If you ask the locals about the weather, you’ll hear that in Yakushima it rains 35 days a month. This is only partly a joke. Yakushima is one of the wettest parts of Japan, and this near constant rain is what keeps the forests so lusciously green.
Having attended college in Tacoma, Washington, Annin and I were sure we could handle the rain. We’d been outdoors in the rain plenty of times before! With such similar scenery to the Pacific Northwest, we assumed the rain in Yakushima would be just like the rain in Washington.
When planning our trip to Taiwan, Annin and I were both set on getting out of the city for at least a day. Taiwan being a fairly small place, it’s known mostly for its major city, Taipei. And while we were interested in exploring the city, we had also heard some pretty great things about the Taiwanese countryside. If you travel just an hour outside of the city, you have easy access to some gorgeous mountain hiking and beautiful coastline rock formations. After a bit of research Annin found a particularly appealing waterfall hike, and so on Friday morning we set out for Sandiaoling. Continue reading →
On the second day of our trip to Dalat we had decided to ride a cable car into the mountains, see some waterfalls, and then take a tour of local farms in the afternoon. But before all of that, we started our day with breakfast at the homestay.
Breakfast at the hostel was a do-it-yourself type deal, with omelet supplies readily available, and plenty of bread and Dalat strawberry jam. We came down a bit late so most of the guests had already left. This meant we got to spend the morning with one of the house residents, an older woman who spoke no English and had no intention of letting that stop her from having full conversations with the guests. She would speak to us in Vietnamese with plenty of gestures and expressions, and we would do the same in English. She was by far our favorite person at the homestay, with a huge personality and a lot to say.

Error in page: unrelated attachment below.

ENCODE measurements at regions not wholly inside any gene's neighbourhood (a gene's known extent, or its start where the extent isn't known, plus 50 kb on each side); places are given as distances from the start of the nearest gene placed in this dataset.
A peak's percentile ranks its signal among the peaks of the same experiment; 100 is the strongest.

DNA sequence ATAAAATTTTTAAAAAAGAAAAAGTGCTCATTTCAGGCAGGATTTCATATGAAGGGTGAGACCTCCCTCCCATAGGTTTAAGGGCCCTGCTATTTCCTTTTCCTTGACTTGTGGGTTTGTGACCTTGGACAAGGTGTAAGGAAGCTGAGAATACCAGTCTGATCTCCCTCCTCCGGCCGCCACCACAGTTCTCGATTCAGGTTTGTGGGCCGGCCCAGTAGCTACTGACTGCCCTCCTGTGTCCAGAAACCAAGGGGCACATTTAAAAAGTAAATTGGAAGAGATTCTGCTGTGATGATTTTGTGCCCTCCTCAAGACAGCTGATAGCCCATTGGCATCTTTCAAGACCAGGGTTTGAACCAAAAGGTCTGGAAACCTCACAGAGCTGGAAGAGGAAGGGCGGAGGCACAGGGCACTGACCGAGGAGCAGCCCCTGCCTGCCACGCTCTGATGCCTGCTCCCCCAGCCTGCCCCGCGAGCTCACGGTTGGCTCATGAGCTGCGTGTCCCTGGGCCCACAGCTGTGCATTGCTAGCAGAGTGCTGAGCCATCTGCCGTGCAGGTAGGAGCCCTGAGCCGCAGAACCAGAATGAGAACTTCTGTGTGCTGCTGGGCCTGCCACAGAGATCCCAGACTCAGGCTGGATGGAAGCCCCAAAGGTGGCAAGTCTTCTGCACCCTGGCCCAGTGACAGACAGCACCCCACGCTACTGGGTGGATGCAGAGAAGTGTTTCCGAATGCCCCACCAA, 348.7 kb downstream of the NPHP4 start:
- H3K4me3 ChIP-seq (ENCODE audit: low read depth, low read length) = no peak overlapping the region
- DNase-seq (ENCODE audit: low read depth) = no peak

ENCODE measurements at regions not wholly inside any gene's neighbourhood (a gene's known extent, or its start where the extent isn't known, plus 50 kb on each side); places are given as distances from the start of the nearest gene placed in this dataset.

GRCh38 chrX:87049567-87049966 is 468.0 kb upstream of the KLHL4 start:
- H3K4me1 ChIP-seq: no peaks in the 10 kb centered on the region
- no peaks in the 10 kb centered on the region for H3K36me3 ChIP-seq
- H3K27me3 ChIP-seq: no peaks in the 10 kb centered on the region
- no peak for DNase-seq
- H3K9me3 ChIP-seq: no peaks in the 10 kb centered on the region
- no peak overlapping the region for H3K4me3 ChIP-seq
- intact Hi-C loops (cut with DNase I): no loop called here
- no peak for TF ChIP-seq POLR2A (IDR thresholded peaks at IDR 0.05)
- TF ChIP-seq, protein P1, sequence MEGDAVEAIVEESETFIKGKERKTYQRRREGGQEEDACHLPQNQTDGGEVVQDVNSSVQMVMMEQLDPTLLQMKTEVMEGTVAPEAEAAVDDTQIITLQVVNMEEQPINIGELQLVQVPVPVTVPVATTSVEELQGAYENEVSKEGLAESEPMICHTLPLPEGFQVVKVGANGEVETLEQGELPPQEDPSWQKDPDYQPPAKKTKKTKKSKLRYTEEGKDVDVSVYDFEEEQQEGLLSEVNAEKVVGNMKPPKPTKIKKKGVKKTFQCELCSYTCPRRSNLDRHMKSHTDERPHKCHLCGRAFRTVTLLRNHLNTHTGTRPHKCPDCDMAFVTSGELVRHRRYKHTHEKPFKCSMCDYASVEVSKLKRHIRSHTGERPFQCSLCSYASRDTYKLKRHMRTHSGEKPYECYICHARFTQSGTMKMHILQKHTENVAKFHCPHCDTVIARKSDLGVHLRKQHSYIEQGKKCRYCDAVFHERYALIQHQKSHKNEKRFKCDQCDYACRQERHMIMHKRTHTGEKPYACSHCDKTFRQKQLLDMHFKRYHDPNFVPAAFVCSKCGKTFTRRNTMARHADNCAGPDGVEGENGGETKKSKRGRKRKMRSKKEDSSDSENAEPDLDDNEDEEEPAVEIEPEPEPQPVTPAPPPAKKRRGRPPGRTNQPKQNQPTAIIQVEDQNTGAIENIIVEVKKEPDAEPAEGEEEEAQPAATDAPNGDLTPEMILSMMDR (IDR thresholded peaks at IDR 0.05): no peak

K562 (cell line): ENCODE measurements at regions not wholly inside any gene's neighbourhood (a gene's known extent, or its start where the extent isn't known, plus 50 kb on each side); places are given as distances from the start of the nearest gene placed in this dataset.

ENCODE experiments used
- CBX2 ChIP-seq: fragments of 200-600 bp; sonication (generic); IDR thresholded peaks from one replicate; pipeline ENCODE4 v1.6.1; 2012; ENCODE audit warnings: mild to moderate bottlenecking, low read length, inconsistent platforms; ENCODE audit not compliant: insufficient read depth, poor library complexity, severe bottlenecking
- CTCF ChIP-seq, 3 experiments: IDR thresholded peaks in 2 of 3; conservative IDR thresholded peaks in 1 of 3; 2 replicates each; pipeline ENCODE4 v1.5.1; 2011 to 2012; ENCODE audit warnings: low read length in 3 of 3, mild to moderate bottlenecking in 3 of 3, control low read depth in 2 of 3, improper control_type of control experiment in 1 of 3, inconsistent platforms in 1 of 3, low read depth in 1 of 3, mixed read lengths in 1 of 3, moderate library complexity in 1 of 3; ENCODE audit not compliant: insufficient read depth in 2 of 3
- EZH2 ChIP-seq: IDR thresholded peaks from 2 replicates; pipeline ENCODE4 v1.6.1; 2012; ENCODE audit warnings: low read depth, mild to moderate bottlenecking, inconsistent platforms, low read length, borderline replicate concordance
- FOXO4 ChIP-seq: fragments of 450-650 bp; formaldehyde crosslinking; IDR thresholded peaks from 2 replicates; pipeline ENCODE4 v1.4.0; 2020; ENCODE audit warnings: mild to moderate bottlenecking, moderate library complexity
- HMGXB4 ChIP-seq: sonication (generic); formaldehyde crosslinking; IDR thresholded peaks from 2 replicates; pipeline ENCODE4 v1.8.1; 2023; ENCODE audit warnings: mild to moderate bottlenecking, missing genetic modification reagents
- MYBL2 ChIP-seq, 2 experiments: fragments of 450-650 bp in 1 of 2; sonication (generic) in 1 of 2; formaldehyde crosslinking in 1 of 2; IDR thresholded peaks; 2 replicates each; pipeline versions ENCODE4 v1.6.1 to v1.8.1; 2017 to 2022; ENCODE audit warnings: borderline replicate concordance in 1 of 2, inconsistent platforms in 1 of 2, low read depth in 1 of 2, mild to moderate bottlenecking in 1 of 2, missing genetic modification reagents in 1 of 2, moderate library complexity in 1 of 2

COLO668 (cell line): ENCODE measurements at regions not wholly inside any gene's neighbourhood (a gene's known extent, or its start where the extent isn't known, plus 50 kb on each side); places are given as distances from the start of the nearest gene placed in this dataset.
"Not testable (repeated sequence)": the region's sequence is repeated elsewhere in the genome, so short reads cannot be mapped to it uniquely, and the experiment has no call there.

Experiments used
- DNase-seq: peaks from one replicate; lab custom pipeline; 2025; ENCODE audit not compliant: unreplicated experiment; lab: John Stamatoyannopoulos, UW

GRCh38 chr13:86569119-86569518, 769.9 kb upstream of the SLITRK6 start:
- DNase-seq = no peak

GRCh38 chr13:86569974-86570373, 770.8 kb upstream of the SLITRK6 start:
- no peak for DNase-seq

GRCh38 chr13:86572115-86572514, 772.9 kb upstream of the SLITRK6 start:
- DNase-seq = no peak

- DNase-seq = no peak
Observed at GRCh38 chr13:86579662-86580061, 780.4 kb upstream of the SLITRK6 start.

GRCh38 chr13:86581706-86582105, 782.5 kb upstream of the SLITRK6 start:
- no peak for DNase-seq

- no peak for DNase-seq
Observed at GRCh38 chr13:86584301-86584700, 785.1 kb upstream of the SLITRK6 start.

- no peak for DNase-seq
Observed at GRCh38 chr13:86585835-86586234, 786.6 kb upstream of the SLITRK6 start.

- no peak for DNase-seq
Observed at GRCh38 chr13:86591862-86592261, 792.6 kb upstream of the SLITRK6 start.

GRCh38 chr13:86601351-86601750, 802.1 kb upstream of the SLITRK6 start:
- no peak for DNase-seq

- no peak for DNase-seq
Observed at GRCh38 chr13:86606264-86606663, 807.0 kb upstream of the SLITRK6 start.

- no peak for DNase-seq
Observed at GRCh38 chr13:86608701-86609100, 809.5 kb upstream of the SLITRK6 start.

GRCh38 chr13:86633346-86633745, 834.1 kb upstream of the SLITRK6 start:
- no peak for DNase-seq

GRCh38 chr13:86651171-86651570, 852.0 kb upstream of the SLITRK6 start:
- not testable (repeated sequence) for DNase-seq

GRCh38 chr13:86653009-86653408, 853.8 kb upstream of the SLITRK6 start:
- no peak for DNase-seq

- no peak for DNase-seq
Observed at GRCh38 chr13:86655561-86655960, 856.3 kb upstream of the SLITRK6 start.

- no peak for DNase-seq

After breakfast we took a taxi to the base of the cable car, where we took in a lovely view of the city, and came across sheets of coffee beans, drying in the sun. After snapping a few pictures and wondering who the beans belonged to, we made our way to the cable car and rode up with an Israeli guy who told us all about his travels. The views were lovely, and I was really enjoying being in the mountains after months of life in the delta.
At the top of the cable car we found our way to the monastery, which was nice enough. Mostly we wandered through the gardens, watched other tourists (mostly Russians), and enjoyed a nice, sunny day.
After walking through the monastery we decided to walk to the waterfall, which we were told was about 2 kilometers (roughly 1.2 miles) away, and definitely within walking distance.